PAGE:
Donald Trump‘s chief of staff Mark Meadows says he would not have advised the president to give interviews to Bob Woodward if he had been in post at the time.
Trump is under pressure after Woodward’s interviews revealed how the president played down the threat of the coronavirus despite knowing in February that it was ‘deadly stuff’.
The president gave 18 interviews to the Watergate journalist between December and July, while Meadows became his chief of staff in March – telling Fox News that Woodward’s access ‘is probably something that I would not have recommended had I been in the chief of staff role early on’.
However, Meadows insisted that ‘this president was consistent in saying that we needed to do everything we could… he shut down literally the economy on the advice of doctors’.
Donald Trump’s chief of staff Mark Meadows (pictured) says he would not have advised the president to give interviews to Bob Woodward if he had been in post at the time
Trump (pictured) is under pressure after Woodward’s interviews revealed he had minimized the threat of the coronavirus pandemic despite knowing it was ‘deadly stuff’
WHAT DONALD TRUMP TOLD BOB WOODWARD
Tape recordings and extracts from the veteran Watergate reporter’s forthcoming book Rage make a series of bombshell revelations.
TRUTH ABOUT CORONAVIRUS
Trump told Woodward on February 7 that coronavirus was ‘deadly.’
‘You just breathe the air and that’s how it’s passed. And so that’s a very tricky one. That’s a very delicate one. It’s also more deadly than even your strenuous flus. This is deadly stuff,’ he said – but did not tell the public what he knew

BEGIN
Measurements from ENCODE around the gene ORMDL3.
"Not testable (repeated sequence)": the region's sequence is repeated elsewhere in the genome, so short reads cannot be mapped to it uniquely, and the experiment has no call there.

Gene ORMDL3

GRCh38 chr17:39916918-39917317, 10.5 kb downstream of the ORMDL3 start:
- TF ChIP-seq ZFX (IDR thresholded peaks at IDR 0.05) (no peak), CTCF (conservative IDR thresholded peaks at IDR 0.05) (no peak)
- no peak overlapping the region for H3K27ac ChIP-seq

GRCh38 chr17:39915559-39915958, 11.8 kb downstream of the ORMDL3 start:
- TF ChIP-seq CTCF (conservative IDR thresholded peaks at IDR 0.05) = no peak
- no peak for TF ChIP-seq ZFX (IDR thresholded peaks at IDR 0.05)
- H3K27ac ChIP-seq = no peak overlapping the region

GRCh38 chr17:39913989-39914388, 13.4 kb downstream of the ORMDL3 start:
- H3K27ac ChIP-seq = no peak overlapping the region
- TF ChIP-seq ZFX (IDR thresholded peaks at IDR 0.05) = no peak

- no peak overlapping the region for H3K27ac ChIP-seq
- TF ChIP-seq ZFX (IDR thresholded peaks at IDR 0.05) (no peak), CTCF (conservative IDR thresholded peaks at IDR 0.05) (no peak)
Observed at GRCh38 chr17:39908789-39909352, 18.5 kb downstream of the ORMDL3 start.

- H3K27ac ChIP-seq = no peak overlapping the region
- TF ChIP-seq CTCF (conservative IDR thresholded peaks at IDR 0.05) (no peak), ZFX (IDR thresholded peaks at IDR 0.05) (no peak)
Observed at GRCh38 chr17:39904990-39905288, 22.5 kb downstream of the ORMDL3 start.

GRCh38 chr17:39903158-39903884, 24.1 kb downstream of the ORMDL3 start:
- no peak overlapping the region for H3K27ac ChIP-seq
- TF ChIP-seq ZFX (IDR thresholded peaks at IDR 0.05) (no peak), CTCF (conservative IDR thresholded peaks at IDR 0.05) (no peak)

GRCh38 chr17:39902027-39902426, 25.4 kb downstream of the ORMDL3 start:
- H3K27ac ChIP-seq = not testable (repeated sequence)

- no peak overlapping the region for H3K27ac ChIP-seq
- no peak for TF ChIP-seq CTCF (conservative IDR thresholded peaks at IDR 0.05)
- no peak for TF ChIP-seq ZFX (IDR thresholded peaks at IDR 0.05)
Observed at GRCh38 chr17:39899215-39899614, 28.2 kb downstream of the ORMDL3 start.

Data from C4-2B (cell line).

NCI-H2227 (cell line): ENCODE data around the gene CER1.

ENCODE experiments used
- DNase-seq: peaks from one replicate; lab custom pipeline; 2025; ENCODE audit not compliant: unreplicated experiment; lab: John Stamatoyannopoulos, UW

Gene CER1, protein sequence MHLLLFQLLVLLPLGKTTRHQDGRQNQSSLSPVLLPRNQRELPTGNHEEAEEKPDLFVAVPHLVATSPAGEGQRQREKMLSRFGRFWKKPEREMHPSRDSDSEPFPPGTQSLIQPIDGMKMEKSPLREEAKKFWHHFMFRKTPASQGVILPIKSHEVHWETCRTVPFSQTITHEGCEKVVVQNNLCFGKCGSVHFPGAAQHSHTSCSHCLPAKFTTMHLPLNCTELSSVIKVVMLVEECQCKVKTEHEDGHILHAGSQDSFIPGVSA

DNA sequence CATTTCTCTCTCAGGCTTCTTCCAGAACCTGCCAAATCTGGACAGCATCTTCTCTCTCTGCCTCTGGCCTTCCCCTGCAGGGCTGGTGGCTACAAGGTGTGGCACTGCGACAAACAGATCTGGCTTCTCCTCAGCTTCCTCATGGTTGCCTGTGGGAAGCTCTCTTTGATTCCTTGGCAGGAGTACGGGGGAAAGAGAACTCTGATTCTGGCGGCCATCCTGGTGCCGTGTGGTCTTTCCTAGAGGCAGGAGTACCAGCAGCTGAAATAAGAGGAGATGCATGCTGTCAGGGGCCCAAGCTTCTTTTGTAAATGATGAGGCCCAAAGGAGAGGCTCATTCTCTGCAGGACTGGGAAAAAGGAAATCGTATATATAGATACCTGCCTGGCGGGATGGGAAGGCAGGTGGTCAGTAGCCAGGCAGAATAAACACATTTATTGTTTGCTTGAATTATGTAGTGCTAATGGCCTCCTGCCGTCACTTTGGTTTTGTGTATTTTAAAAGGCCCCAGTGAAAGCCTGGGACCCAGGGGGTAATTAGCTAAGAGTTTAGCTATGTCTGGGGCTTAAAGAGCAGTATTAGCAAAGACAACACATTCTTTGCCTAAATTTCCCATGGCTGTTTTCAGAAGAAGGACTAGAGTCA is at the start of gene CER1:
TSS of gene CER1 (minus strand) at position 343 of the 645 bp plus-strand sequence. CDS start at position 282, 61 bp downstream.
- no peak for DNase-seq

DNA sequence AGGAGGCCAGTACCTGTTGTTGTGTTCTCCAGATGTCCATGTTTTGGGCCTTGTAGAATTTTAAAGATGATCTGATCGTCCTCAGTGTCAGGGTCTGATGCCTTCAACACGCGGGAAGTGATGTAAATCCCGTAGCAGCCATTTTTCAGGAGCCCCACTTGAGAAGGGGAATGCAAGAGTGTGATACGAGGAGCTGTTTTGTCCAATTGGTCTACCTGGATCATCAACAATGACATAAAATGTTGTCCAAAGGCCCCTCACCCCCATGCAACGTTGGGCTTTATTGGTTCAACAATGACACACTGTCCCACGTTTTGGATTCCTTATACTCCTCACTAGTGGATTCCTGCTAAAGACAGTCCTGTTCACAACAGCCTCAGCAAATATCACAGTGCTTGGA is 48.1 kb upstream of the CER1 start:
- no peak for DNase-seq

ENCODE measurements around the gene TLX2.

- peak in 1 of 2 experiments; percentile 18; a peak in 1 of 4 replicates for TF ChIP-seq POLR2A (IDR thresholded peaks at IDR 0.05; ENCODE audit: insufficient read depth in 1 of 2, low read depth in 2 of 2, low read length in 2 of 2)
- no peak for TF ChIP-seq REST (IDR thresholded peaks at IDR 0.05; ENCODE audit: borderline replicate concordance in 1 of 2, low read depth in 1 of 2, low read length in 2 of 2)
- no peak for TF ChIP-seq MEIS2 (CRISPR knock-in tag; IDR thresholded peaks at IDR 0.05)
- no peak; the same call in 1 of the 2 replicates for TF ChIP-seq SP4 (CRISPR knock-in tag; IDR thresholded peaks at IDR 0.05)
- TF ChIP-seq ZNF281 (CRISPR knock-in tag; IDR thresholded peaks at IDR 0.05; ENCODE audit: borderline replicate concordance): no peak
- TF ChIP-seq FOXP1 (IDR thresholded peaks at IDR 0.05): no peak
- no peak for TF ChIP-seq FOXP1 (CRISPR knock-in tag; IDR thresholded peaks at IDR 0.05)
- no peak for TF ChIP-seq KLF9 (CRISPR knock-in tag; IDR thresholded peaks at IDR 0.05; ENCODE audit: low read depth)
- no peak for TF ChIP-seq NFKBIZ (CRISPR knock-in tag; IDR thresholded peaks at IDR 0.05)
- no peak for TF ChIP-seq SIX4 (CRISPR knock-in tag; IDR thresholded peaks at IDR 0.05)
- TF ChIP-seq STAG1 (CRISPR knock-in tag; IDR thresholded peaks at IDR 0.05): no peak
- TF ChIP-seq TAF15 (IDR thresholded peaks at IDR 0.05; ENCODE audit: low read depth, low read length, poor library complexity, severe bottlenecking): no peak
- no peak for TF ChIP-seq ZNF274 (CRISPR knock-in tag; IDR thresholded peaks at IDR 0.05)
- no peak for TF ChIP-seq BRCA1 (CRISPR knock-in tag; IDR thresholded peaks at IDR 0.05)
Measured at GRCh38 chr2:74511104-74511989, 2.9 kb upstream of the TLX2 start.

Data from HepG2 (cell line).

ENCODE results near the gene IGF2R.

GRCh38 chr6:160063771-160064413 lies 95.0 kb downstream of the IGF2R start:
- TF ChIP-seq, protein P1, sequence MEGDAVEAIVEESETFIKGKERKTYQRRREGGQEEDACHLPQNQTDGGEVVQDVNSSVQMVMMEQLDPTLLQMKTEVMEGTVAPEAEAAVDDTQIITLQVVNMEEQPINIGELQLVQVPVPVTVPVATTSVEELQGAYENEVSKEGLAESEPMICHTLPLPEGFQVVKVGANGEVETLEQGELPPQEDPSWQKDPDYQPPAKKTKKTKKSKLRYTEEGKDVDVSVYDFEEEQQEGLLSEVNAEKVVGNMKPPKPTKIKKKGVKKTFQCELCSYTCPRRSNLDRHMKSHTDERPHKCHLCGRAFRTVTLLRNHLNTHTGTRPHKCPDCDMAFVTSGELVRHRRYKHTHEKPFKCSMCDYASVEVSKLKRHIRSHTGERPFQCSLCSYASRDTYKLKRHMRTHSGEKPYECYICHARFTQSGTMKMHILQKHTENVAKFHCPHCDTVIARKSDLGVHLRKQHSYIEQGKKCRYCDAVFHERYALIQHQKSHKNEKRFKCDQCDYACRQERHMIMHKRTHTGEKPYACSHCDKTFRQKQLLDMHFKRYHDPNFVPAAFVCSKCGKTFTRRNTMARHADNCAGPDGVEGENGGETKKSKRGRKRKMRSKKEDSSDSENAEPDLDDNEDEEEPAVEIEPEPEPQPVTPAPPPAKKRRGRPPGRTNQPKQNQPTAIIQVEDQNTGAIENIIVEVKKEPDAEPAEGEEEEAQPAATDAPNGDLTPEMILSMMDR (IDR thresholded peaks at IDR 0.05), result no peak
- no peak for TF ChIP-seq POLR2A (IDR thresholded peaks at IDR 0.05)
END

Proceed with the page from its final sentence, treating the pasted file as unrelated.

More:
On January 28, Robert O’Brien told Trump coronavirus ‘will be the biggest national security threat you face in your presidency,’ and said: ‘This is going to be the roughest thing you face.’ Trump then told Americans it was ‘under control’ and would ‘go away.’
And on March 19 Trump said: ‘I wanted to always play it down. I still like playing it down, because I don’t want to create a panic.’
Trump says Kim is ‘far beyond smart,’ and says that the dictator told him ‘everything,’ boasting about how he described the brutal execution of his uncle in a power struggle.
Woodward reveals Kim Jong-Un’s ‘love letters’ to Trump gushing to ‘Your Excellency’ about ‘holding your hand’ and calling their summit ‘a fantasy film.’
But Woodward also reveals that when Trump was tweeting about ‘Little Rocket Man’ Defense Secretary Jim Mattis was so concerned about escalation that he slept in his clothes.
TRUMP ON THE MILITARY
‘My f***ing generals are a bunch of p***ies,’ Trump ranted in the Oval Office, and said their backing for NATO and an alliance with South Korea was ‘stupid. Costs us $10 billion. We’re suckers.’
…AND HIS PREDECESSORS